Clear the website data on the iPhone after update to iOS6, including specific to the app using a Web View. Only one app had an issue and this solved it during IOS6 Beta testing way back, since then no real problems.

You may need to look at your app as well, check out NSURLCache if in a WebView in a custom app.

https://developer.apple.com/library/ios/#documentation/Cocoa/Reference/Foundation/Classes/NSURLCache_Class/Reference/Reference.html#//apple_ref/doc/uid/TP40003754

I guess depending on the true nature of your problem, implementation, etc. ..

Ref: $.ajax calls

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9  
Why are you hurting this man? –  erikprice Sep 24 '12 at 20:05
    
While this doesn't directly address the original question, it's very useful information for being able to troubleshoot on-devices issues in general, so I'm up-voting it. –  Kris Giesing Oct 7 '12 at 20:33
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I found one workaround that makes me curious as to why it works. Before reading Tadej's answer concerning ASP.NET web service, I was trying to come up with something that would work.

And I'm not saying that it's a good solution, but I just wanted to document it here.

main page: includes a JavaScript function, checkStatus(). The method calls another method which uses a jQuery AJAX call to update the html content. I used setInterval to call checkStatus(). Of course, I ran into the caching problem.

Solution: use another page to call the update.

On the main page, I set a boolean variable, runUpdate, and added the following to the body tag:

<iframe src="helper.html" style="display: none; visibility: hidden;"></iframe>

In the of helper.html:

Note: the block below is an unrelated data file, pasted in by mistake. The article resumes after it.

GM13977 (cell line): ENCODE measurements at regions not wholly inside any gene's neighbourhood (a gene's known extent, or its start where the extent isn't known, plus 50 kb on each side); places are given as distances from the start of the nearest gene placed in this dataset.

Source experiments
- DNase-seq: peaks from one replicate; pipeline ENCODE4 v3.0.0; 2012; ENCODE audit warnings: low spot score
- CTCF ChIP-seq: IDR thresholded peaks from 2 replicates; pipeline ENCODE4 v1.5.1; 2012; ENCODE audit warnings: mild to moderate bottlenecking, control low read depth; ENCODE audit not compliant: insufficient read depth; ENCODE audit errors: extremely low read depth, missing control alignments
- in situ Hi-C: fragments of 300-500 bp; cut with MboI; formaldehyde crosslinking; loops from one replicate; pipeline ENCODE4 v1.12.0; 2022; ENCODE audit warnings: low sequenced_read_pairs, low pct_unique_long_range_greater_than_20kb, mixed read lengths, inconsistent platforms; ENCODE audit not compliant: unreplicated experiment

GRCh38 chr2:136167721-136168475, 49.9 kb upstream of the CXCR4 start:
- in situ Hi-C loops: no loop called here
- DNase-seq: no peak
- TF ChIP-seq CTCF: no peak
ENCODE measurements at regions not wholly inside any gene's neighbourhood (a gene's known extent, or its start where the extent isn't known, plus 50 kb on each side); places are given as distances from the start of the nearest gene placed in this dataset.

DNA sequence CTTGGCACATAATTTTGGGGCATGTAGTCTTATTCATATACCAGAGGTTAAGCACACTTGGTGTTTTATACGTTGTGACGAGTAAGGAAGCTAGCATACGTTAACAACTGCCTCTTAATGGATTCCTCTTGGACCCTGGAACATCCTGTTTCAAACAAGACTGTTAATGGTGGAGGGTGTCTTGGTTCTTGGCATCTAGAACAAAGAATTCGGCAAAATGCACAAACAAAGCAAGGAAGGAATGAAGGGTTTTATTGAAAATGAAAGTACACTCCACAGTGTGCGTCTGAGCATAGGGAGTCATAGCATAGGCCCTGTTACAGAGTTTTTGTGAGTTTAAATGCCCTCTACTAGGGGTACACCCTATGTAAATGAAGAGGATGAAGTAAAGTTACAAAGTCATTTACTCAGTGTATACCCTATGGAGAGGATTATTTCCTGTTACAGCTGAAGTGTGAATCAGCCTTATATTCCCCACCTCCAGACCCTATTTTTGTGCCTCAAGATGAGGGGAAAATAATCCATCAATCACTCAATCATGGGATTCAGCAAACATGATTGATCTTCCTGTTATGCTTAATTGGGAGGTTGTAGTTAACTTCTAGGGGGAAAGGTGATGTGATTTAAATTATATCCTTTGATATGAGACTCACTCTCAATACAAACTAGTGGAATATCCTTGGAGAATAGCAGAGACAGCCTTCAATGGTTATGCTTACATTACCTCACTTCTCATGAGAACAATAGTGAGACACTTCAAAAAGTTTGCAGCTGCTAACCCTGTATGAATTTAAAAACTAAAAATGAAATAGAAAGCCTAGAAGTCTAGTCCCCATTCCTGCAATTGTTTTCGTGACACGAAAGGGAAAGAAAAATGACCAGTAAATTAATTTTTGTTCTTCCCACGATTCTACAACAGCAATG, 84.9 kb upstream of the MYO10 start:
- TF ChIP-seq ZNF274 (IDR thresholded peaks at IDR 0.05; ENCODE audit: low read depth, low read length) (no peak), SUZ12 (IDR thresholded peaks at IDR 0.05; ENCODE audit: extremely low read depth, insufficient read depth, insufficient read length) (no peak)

<meta http-equiv="refresh" content="5">
<script type="text/javascript">
    if (parent.runUpdate) { parent.checkStatus(); }
</script>

So, if checkStatus() is called from the main page, I get the cached content. If I call checkStatus from the child page, I get updated content.

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i think you have already resolved your issue, but let me give a think about web caching...

is true you can add many headers in each language you use, server side, client side, and you can use many other tricks to avoid web caching, but always think that you can never know from where the client are connecting to your server, you never know if he are using a Hotel "Hot-Spot" connection that use squid or other caching products, if the user are using proxy to hide his real position, etc etc... the real only way to avoid caching is the timestamp in the request also if is unused

es: /ajax_helper.php?ts=3211321456

then every cache manager you have to pass didnt find the same url in the cache repository and go re-download the page content.

hope it will help ;)

sorry for my non perfect english

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It worked with ASP.NET only after adding the pragma:no-cache header in IIS. Cache-Control: no-cache was not enough.

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Additionally change POST requests to GET. The additional advantage is that POST uses 2 trips to the server and GET uses 1 so there is a performance gain to this solution.

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2  
POST and GET requests all only send a single request to the server. For typical requests, the only difference between POST and GET is that POST puts the data in the body at the end of the request, while GET puts it in the URL at the beginning of the request. –  Jeremy Banks Oct 5 '12 at 15:36
1  
POST requests should not be changed to GET requests if they modify the state of the server. Conversely, if they do not modify the state of the server, they should not be POST requests in the first place! –  Nicholas Nov 12 '12 at 16:41
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protected by Charles Sep 23 '12 at 16:51